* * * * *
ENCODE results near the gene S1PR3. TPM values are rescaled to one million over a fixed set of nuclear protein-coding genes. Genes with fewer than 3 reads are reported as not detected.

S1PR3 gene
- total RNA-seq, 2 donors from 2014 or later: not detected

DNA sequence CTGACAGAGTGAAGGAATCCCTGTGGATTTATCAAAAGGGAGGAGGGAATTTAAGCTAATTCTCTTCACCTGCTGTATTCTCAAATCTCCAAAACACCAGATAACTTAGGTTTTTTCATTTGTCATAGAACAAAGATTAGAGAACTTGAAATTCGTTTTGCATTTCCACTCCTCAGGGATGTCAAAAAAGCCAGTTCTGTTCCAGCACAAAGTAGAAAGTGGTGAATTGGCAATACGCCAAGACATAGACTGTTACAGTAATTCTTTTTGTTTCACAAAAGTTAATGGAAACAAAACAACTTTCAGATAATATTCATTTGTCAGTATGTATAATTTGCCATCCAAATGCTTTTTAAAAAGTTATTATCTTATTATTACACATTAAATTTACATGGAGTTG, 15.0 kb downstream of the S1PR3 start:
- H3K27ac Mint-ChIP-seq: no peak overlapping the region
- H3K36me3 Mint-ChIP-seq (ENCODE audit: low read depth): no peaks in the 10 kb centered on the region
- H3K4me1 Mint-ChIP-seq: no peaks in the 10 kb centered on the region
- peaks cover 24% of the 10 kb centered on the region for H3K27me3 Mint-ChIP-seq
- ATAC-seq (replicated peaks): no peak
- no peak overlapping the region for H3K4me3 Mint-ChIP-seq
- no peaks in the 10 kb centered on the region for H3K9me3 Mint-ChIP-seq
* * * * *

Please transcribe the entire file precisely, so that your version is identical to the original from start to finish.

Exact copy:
ENCODE results near the gene S1PR3. TPM values are rescaled to one million over a fixed set of nuclear protein-coding genes. Genes with fewer than 3 reads are reported as not detected.

S1PR3 gene
- total RNA-seq, 2 donors from 2014 or later: not detected

DNA sequence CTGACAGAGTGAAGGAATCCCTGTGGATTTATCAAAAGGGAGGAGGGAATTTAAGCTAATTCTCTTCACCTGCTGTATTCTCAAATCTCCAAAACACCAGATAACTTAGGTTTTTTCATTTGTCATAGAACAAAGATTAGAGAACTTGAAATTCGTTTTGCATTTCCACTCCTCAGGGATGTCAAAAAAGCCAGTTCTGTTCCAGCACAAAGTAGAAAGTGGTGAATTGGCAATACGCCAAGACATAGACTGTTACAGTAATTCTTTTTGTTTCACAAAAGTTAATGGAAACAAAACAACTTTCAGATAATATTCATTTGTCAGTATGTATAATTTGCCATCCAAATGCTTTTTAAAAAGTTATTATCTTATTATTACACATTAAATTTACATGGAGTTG, 15.0 kb downstream of the S1PR3 start:
- H3K27ac Mint-ChIP-seq: no peak overlapping the region
- H3K36me3 Mint-ChIP-seq (ENCODE audit: low read depth): no peaks in the 10 kb centered on the region
- H3K4me1 Mint-ChIP-seq: no peaks in the 10 kb centered on the region
- peaks cover 24% of the 10 kb centered on the region for H3K27me3 Mint-ChIP-seq
- ATAC-seq (replicated peaks): no peak
- no peak overlapping the region for H3K4me3 Mint-ChIP-seq
- no peaks in the 10 kb centered on the region for H3K9me3 Mint-ChIP-seq